This central thesis that anything can happen in dreams, except it probably won’t, is, for me, the film’s big downfall. DiCaprio gets to explain his line of work, in detail, and demonstrate it, when he recruits Page. This is the most exciting passage in the film, at first explosive and then awesome. She “designs” a dream world, and actually does infinite and mind-blowing things with it (you’ll have seen this in the trailer). I don’t know how she does it, but there are architectural models in her workshop which somehow become “real” when Murphy is hooked intravenously up to the flight case in a plane and knocked out with sedative. From here, again carefully explained by just about everybody, there are three levels of dream, and each is deeper than the last. Again, no plot giveaways, but one of these – again seen in the trailer and in Empire‘s extensive cover feature – is set in the snowy mountains of Canada. Why? This was never fully explained to me, although I’m willing to be it’s because Nolan fancied having some skiing assailants in his film, Spy Who Loved Me style.
Despite the apparently existential, mind-fucking core of Inception, it’s mostly about shooting and being shot, in the street, in a hotel, and up a mountain. Bang, bang, bang, bang, bang, bang. Again, I like a bit of gunplay, but if it’s constant, it loses its impact. (The pump-action shootout was loud and relentless in Heat, but it was contained.) Likewise the soundtrack. The film begins with a shot of waves crashing on a beach, and a throbbing, resonating orchestral chord. From here, there’s no let-up. Pretty much every conversation and exchange of gunfire has a musical cue. Zulu had about 20 minutes of John Barry music in it (this random comparison arises from the fact that I happen to know this); most of Inception‘s two and a half hours is scored. And at volume. Music is supposed to point up and accentuate the drama, not smother it.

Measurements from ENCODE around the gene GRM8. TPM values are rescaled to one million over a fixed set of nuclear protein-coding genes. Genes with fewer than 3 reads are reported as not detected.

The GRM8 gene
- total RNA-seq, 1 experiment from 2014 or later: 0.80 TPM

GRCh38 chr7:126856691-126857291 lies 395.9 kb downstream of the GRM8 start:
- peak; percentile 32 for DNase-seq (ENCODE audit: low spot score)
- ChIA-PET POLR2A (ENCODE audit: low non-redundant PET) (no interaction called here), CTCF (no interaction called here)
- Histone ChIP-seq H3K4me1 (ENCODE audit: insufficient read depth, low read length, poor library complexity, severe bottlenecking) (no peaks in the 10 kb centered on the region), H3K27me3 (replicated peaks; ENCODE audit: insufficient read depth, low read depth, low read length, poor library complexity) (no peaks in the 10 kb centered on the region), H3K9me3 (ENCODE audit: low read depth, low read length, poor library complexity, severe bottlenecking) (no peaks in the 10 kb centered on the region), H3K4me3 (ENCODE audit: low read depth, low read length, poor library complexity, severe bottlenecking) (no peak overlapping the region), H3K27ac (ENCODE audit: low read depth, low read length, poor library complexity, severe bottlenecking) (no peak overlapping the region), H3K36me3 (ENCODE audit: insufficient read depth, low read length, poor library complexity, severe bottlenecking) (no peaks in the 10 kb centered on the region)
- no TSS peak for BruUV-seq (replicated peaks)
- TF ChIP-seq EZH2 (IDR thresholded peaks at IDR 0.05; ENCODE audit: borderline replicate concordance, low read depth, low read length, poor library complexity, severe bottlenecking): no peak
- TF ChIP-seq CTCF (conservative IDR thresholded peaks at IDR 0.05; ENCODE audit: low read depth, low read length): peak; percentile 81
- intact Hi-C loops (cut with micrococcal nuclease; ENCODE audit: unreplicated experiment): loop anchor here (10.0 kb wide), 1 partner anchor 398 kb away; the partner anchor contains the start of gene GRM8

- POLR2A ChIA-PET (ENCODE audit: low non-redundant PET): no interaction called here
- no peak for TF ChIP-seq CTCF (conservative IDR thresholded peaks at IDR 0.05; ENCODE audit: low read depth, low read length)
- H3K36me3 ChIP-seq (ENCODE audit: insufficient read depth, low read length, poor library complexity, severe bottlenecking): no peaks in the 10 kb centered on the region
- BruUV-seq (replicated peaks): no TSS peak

If it’s about dreams, then we’ve all had dreams, and we know that in them, anything could happen. In this film, anything does not. Tim Burton’s Alice In Wonderland had a nutty, nightmarish quality, with stuff fading psychotropically in and out of view. Inception is not like that. Come in halfway through and you could be watching a cop thriller set in LA. The only real ambiguity comes in passages of expositional dialogue. Although Nolan cuts deftly between three levels during the bulk of the action, it seems justified less by the narrative, which is actually fractured as a result, and more by the fun (for him) of playing at being a visual Rick Wakeman. Needless to say, the music gets louder and most insistent as the tension builds. And it takes a long time to peak.
I cannot do anything about my visceral reaction to the film. It was not for me, that’s all. It felt empty. Although there is an emotional subplot, I didn’t much care about the protagonists. Inception is less than the sum of its parts. You should go and see it if you’re as pumped up about it as I was before Tuesday. I may have painted my reputation into a corner. But by comparison, I was dreading seeing The Karate Kid remake on Wednesday, but it was an honest family blockbuster, and I found myself enjoying it. Preconception does not colour my views. I love to have my mind changed.
Someone on Twitter rudely suggested that I didn’t like Inception because I didn’t understand it. Feel free to patronise me along those lines. I would actually counter that there wasn’t much to understand. I would also point you to Minority Report and Blade Runner, which also run on an inner logic based upon science fiction, but both made sense, perhaps because they were based on novels, whose ideas had already survived scrutiny, and would be scrutinised and maybe sharpened up in translation for the screen.
Over to you, I guess. Nobody’s an oracle.